Flash: Republicans aren't telling truth about budget | Arkansas Blog

Flash: Republicans aren't telling truth about budget



The Republican talking point factory has been madly pushing the message today that it has been 1,000 days without a U.S. budget because of opposition in the Senate. The Arkansas Republican Party and U.S. Rep. Tim Griffin have been among those dutifully regurgitating the talking point.

The talking point happens to be false, Democrats say.

Huge hypocrisy factor, naturally. Dr. No Boozman and Karl Rove's boy Tim Griffin's crocodile tears should be stacked up against 2004 and 2006 when George W. Bush was president. Republicans held the Senate and House and White House and failed to pass a budget. Dr. No was in the House. Tiny Tim was WORKING for Bush. Bet they didn't issue lamentations then. BHDs.

If facts matter, the Democrat explanation follows (and this is apart from the fact that the Senate can do NOTHING unless the Republican minority agrees not to filibuster):

Fact Sheet Responding to Republican "No Budget" Claims

Republican Claims That the Senate Has Not Passed a Budget Are WRONG

It is wrong to assert that there is no budget. The Budget Control Act enacted in August contained the budget for this year. It was passed by both the House and Senate, signed by the President, and enacted into law.

The Budget Control Act achieved all of the essential elements of a traditional budget — setting discretionary caps, providing enforcement mechanisms, and creating a process for addressing entitlement spending and revenues.

In many ways, the Budget Control Act was even more extensive than a traditional budget:

* It has the force of law, unlike a budget resolution that is not signed by the President.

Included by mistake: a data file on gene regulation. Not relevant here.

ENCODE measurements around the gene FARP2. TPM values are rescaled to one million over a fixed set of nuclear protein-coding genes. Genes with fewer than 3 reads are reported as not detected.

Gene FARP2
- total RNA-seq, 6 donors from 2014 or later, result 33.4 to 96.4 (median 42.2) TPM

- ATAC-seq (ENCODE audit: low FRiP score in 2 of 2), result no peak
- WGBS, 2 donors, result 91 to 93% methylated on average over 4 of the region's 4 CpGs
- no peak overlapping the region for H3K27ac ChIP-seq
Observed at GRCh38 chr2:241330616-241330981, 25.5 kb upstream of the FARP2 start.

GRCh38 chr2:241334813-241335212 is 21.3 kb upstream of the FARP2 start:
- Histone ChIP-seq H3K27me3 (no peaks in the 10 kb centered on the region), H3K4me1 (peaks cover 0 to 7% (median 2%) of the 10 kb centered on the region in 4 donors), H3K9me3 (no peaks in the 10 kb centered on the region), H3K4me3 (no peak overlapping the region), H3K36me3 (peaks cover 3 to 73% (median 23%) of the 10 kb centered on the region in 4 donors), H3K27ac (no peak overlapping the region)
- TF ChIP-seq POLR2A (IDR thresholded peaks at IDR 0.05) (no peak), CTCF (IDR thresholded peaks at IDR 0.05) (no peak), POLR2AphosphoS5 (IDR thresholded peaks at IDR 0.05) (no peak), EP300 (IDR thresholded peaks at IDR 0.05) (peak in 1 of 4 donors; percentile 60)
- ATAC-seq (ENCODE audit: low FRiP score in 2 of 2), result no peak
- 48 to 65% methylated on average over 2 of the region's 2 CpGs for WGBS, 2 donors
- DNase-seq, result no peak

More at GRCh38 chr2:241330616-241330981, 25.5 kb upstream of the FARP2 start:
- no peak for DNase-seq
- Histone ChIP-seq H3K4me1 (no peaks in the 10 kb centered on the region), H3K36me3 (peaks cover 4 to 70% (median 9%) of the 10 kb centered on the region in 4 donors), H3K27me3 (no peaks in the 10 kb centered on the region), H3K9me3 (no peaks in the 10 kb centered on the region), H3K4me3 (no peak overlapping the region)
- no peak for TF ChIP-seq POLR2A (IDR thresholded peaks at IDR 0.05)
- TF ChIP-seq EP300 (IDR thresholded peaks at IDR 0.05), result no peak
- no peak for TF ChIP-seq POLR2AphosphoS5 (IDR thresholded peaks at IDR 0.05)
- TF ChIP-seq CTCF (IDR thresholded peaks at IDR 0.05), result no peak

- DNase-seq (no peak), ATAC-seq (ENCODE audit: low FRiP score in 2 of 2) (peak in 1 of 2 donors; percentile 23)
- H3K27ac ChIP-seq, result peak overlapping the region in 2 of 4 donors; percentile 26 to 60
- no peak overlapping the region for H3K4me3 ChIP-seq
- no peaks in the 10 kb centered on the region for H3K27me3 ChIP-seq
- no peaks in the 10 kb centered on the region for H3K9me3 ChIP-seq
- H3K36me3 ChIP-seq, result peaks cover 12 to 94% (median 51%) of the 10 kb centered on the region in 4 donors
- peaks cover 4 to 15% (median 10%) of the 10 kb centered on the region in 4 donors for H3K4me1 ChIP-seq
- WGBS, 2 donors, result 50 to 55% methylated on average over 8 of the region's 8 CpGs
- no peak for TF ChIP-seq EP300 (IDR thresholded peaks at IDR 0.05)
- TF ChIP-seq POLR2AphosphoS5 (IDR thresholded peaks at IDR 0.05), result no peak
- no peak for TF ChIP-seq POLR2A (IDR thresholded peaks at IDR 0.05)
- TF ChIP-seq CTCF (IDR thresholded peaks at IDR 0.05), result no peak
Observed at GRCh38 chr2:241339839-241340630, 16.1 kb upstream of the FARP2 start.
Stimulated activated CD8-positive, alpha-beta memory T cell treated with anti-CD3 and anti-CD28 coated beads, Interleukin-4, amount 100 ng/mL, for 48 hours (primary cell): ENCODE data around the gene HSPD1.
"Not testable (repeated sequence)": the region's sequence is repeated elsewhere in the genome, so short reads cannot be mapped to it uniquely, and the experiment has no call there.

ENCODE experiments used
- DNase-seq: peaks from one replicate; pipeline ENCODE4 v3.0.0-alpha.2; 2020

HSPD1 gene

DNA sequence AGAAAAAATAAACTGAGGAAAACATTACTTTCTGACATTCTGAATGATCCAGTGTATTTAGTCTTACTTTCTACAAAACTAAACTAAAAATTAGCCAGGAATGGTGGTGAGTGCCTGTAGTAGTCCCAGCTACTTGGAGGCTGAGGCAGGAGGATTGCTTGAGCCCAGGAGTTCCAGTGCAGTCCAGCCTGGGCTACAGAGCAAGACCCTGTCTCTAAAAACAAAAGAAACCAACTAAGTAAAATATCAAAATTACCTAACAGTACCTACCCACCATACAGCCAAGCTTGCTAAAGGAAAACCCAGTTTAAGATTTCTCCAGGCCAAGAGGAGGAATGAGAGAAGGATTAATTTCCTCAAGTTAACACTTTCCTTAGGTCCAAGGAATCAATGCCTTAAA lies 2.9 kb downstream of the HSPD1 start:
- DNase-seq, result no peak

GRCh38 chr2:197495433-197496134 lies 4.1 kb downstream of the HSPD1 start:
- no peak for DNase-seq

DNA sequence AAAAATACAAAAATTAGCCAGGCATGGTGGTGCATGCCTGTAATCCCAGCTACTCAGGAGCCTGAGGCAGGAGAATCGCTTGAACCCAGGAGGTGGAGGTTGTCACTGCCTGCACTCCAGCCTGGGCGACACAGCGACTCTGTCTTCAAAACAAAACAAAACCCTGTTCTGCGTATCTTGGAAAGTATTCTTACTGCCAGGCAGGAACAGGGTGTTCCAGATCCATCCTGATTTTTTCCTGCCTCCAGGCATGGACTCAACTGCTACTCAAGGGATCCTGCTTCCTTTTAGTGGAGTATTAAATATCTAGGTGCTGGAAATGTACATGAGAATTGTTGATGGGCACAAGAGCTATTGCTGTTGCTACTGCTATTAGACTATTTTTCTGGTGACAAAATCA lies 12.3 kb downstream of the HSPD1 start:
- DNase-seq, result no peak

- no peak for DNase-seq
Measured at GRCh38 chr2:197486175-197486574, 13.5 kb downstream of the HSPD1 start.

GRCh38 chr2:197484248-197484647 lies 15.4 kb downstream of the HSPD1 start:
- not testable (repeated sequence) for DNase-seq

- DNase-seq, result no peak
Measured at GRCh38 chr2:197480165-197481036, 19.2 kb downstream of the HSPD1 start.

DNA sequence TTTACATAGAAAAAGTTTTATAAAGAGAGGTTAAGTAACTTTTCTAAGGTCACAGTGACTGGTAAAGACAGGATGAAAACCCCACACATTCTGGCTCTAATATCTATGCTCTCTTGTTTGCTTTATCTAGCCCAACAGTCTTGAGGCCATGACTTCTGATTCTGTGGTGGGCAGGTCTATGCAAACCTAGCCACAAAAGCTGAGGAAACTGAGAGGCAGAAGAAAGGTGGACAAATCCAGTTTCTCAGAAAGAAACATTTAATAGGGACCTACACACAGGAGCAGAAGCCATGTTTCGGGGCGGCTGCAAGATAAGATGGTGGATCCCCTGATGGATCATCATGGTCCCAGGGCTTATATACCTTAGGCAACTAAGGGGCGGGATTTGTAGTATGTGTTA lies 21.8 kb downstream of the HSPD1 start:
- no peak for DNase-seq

* It set discretionary caps for 10 years, instead of the one year normally set in a budget resolution.

* It provided enforcement mechanisms, including a two-year “deemer,” allowing budget points of order to be enforced.

* And it addressed entitlement spending and revenues by creating the “Super Committee,” which was given explicit authority to reform entitlements and the tax code. The Super Committee process represented an enhanced version of the reconciliation process that can be established under a budget resolution. And it was further backed up with a $1.2 trillion sequester.

Republican rhetoric aside, Congress did pass a budget. The Republican-controlled House passed it; the Democratic Senate passed it; and the President signed it. The Budget Control Act set 10 years of spending caps; it established a two-year “deemer” to enforce spending levels; and it created a reconciliation-like process to consider entitlement and tax reform.

All members of the Arkansas delegation, including Forgetful Tim, voted for this legislation.

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